The most obvious innovation in the Taycan assembly facility is the absence of a fixed mechanical conveyor system. “This is a world premiere in automotive flow production,” says Luth. The cars are assembled on automated guided vehicles, or AGVs, which move on their own. Materials are supplied by around fifty smaller AGVs. The concept offers considerably greater flexibility. When a new version of the car body is added, the same assembly system can be used. And even when the Taycan gets a successor some years down the road, the system will not need to be replaced or restructured. “The assembly program is even independent of the drivetrain,” says Kirchert. “We can use this concept to produce everything from battery-driven electric vehicles to all types of cars with combustion engines, because we stick to the standard assembly sequence. We don’t use takt times, but we always follow the same order.”
The assembly line can certainly breathe, so to speak. If one step takes longer for a car, the AGV moves more slowly and catches up later. In addition, the workers can accompany “their” cars over a number of assembly stations. As Friedl notes, “It’s important to us that our highly trained employees do varied work and can see their results.”
Friedl goes on to describe how that also applies to other production lines, such as those for the two-door sports cars in Zuffenhausen. They too are being brought up to the latest technical standards and have received some innovations even earlier. He gives the following example: “Final inspections include making sure the rear spoiler extends and retracts correctly. The workers used to get into the car, extend the spoiler, and then get out to examine the operations and visuals. Today they simply activate the process on their smartwatches, which saves time.” The concept was first applied and optimized in the existing sports car production system, and is now being used for the Taycan. The technology is also capable of much more. Instead of using external devices to test automotive functions, workers log onto a car’s on-board electronics. Production and vehicle data will one day merge. As Kirchert explains, “We’re going to have the cars’ electronics, or intelligence, test themselves, calibrate themselves, and notify us of any irregularities. Artificial intelligence systems will also come into play here.” Moreover, the factory’s digital twin will see further use. In the future, its ability to present virtual versions of different scenarios is expected to support production- related decisions.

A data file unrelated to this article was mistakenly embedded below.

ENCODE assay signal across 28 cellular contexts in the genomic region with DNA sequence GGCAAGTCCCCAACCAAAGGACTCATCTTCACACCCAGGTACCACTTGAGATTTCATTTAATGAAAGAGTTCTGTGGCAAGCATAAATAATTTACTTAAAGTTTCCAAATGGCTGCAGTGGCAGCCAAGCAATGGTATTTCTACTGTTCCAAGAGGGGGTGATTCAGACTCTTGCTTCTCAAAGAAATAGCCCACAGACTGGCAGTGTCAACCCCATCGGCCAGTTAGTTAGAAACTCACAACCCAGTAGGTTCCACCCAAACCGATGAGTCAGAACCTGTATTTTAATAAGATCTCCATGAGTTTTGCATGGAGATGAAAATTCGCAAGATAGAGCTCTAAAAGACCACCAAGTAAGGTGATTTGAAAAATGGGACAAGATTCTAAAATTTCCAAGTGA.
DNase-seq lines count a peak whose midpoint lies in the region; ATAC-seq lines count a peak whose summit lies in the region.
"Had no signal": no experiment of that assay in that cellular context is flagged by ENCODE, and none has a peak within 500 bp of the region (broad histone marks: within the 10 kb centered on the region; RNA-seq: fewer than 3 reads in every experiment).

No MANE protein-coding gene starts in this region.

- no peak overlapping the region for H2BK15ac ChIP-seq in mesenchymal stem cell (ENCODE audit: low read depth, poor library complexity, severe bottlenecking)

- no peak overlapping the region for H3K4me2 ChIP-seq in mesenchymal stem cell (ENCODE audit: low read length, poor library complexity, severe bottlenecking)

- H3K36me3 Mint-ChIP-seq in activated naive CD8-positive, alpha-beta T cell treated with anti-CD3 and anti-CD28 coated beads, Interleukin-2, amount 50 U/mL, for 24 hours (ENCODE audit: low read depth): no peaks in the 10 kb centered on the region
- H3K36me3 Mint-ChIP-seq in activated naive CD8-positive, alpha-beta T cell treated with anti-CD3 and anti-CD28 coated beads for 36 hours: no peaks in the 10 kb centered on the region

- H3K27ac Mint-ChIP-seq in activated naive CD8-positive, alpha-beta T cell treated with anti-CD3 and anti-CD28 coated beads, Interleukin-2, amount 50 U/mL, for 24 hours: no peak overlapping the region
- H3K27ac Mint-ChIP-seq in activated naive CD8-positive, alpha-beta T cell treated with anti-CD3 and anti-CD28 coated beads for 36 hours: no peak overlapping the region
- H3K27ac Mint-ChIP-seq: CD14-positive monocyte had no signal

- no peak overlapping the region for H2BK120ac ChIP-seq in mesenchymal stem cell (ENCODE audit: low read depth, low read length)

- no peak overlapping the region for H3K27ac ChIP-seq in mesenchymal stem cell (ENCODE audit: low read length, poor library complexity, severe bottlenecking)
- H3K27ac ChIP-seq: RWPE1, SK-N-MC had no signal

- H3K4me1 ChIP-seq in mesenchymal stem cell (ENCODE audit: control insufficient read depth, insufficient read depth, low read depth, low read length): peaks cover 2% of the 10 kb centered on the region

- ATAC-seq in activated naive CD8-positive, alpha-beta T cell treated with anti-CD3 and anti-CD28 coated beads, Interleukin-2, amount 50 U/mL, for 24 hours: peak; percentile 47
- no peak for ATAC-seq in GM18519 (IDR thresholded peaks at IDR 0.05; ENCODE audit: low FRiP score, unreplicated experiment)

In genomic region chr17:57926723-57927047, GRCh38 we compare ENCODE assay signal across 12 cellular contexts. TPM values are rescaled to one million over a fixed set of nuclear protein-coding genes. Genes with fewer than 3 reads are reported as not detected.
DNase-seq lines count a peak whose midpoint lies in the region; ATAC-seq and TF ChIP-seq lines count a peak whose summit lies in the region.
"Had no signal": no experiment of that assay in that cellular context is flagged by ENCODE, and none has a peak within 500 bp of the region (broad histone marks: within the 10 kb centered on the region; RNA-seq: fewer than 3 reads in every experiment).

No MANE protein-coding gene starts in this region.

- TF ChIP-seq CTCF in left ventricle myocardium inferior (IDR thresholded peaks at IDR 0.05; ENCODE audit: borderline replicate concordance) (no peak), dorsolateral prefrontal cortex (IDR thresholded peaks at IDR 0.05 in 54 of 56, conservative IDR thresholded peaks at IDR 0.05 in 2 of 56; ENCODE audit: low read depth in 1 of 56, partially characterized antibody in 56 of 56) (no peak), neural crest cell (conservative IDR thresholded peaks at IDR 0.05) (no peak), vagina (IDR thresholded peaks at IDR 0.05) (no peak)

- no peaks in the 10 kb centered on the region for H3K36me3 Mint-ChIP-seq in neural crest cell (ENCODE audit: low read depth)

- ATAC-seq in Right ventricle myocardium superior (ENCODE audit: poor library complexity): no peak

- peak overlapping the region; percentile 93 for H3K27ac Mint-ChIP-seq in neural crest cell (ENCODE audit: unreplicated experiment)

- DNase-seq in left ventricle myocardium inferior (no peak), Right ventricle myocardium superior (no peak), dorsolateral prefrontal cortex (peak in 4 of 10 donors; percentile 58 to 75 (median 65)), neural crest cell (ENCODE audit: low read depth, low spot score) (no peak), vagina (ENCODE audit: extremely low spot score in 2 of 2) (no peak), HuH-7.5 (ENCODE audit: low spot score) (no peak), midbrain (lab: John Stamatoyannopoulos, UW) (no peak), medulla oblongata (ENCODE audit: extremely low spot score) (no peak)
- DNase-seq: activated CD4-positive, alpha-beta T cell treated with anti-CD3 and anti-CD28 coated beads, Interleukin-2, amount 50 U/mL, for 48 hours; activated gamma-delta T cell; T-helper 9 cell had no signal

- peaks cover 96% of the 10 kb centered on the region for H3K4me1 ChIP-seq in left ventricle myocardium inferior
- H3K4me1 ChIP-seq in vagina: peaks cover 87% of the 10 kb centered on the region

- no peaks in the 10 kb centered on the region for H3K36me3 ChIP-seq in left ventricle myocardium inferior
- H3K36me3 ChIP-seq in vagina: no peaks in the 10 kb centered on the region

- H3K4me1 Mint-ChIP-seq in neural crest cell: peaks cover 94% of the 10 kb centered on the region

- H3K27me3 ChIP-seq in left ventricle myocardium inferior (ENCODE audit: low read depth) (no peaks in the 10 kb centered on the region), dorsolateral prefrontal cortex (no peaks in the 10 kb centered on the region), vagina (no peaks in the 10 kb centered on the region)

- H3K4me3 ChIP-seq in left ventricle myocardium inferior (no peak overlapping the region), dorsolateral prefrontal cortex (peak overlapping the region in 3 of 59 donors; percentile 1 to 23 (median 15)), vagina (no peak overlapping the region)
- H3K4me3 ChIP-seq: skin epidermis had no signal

The enthusiasm and pride of the project leaders are clear to see. Over a period of four years, 200 planners and as many as 2,000 construction and plant experts were involved. Now the first flow production facility to assemble cars on automated guided vehicles has started up on schedule. This is a smart factory culture in pure form—in other words, the Porsche Production System 4.0—which will be further developed and extended to other sites.
Text: Gerald Scheffels
Photos: Jörg Eberl